Duluth ballots mailed with name of withdrawn candidate

The first ballots went out Friday listing a Duluth state lawmaker who tried to withdraw from his re-election race after word spread that he had a sexual encounter with a boy.

Democrats said they plan to conduct a Duluth write-in race for the Minnesota House seat as the state Supreme Court remained silent about whether it would consider a petition seeking to replace Rep. Kerry Gauthier’s name on the Nov. 6 ballot.

“Until we hear the from the Minnesota Supreme Court, we will continue to proceed as planned with the write-in campaign for DFL-endorsed candidate Erik Simonson,” said party spokeswoman Kate Monson. “Simonson is a proven leader who is working hard to earn the support of the people of Duluth, and we are confident that he can succeed in November regardless of the outcome of our petition.”

Write-in candidates generally have a tougher time winning an election than those whose names on printed on the ballot.

Gauthier sought to withdraw from the race after news surfaced of a July rest stop sexual encounter with a 17-year-old boy. But it was far past the candidate withdrawal deadline state law establishes.

St. Louis County Auditor Don Dicklich said his office waited as long as possible for the court decision before mailing the first ballots Friday. His office sent out overseas absentee ballots to meet state and federal deadlines, including 28 ballots in District 7B.

Democratic-Farmer-Laborites in District 7B revoked Gauthier’s endorsement during a Sept. 8 convention and nominated Simonson, who is filed as a write-in candidate. Since the deadline has passed, court action was Simonson’s only hope to be listed alongside Republican candidate Travis Silvers.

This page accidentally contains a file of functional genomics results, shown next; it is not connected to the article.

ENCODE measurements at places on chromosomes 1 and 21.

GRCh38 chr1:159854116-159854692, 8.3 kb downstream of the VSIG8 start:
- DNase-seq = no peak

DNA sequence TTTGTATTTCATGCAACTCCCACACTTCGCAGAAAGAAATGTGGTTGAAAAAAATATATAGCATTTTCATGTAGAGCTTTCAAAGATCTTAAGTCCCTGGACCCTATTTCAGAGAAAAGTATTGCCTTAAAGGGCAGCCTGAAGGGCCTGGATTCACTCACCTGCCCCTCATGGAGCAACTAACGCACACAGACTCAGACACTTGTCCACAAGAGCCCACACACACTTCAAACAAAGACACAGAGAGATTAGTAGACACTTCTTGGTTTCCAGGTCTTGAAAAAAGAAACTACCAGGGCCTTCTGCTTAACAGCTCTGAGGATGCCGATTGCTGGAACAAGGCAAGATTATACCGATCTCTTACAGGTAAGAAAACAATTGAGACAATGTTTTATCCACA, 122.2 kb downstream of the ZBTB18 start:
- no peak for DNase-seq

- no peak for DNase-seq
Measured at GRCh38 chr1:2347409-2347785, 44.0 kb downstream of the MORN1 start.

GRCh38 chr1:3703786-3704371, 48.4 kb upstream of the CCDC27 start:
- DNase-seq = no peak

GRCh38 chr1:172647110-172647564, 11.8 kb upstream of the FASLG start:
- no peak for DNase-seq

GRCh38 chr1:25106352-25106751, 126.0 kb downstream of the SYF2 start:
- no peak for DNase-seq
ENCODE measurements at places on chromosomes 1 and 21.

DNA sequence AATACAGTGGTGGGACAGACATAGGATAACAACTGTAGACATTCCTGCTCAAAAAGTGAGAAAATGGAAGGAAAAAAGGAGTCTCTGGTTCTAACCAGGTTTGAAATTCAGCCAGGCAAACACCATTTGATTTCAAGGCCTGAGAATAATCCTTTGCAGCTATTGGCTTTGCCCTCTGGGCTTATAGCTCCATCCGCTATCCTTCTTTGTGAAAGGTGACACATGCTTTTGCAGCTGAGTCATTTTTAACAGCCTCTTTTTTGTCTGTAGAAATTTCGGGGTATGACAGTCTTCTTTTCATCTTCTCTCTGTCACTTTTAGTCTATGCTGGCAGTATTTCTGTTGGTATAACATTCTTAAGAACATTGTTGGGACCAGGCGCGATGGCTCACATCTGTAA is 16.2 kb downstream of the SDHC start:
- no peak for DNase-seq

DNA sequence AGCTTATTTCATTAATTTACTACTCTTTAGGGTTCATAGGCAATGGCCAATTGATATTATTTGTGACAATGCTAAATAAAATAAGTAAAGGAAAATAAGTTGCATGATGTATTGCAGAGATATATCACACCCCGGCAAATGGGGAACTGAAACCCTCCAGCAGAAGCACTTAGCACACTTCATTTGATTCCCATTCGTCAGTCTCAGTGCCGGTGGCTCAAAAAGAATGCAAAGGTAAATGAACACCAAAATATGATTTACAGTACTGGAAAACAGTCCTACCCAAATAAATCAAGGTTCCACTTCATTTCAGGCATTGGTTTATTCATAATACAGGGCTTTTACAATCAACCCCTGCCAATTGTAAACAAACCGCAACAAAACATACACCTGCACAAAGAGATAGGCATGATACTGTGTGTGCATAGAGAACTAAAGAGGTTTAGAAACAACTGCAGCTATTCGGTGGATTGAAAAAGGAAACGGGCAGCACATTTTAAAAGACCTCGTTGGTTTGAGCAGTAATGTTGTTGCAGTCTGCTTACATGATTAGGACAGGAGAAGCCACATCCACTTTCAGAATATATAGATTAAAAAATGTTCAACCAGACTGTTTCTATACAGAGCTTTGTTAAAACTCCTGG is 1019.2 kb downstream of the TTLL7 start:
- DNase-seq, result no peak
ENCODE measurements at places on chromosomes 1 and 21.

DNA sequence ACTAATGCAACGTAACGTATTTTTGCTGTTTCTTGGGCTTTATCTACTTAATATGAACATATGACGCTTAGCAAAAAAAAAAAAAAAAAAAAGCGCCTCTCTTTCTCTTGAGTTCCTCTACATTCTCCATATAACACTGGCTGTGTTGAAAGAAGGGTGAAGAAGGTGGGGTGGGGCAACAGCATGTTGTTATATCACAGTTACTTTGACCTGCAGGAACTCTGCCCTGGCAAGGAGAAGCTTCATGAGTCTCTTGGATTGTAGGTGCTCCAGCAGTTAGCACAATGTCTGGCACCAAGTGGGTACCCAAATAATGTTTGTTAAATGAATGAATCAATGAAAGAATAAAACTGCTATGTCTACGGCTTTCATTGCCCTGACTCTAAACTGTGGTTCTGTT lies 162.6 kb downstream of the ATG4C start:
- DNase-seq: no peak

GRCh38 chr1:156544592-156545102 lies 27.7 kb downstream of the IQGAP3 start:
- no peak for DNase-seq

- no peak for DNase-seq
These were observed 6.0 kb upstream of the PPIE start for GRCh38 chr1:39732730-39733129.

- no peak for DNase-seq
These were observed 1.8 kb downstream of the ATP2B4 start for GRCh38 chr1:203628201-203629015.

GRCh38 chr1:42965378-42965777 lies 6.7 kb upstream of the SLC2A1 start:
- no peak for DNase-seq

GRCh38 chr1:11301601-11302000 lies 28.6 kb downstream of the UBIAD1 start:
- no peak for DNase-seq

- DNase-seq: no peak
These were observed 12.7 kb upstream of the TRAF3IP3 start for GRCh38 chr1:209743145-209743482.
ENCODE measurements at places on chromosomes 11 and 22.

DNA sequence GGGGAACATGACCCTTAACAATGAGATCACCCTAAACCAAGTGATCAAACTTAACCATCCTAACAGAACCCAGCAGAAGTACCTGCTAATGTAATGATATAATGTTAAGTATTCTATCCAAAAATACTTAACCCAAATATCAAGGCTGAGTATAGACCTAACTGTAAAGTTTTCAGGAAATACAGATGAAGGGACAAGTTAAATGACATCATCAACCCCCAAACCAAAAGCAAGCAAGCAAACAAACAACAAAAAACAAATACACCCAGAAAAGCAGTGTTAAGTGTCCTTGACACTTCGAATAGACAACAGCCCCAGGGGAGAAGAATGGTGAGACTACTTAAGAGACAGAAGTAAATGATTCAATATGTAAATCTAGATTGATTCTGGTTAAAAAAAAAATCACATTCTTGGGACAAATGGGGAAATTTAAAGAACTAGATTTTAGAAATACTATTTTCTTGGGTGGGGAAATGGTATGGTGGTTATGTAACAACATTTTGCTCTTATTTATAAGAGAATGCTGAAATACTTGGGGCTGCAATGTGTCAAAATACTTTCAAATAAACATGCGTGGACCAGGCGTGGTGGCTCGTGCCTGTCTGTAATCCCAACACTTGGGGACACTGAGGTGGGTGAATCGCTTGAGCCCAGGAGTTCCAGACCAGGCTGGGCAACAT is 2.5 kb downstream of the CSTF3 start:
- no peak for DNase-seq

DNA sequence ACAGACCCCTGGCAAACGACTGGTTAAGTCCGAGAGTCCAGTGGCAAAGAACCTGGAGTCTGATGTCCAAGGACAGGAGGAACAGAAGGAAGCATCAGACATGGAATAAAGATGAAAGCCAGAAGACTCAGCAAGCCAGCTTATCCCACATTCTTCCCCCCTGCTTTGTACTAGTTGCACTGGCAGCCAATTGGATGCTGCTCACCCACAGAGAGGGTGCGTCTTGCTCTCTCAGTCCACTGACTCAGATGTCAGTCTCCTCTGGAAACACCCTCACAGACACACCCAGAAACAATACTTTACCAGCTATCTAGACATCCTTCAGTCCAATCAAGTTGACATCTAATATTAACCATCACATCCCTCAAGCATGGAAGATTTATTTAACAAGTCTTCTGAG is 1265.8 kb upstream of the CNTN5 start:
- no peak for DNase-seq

Duluth City Councilor Jay Fosle also has filed as a write-in candidate.

On Sept. 14, Simonson and Minnesota Democrats asked the Supreme Court to order the new candidate’s name be printed on the ballot.

“Voters in Minnesota House District 7B should have the same right as every Minnesotan: to vote using a ballot which includes the major party candidates actually running for office,” the party told the court’s justices

Generally, the high court would announce that it will consider a case, then ask for written paperwork from both sides before inviting the attorneys to make oral arguments. None of that happened by Friday’s deadline and court officials will not comment on the petition, giving no indication whether action still is possible.

 

 

Duluth News Tribune reporters John Myers and Brandon Stahl contributed to this story.

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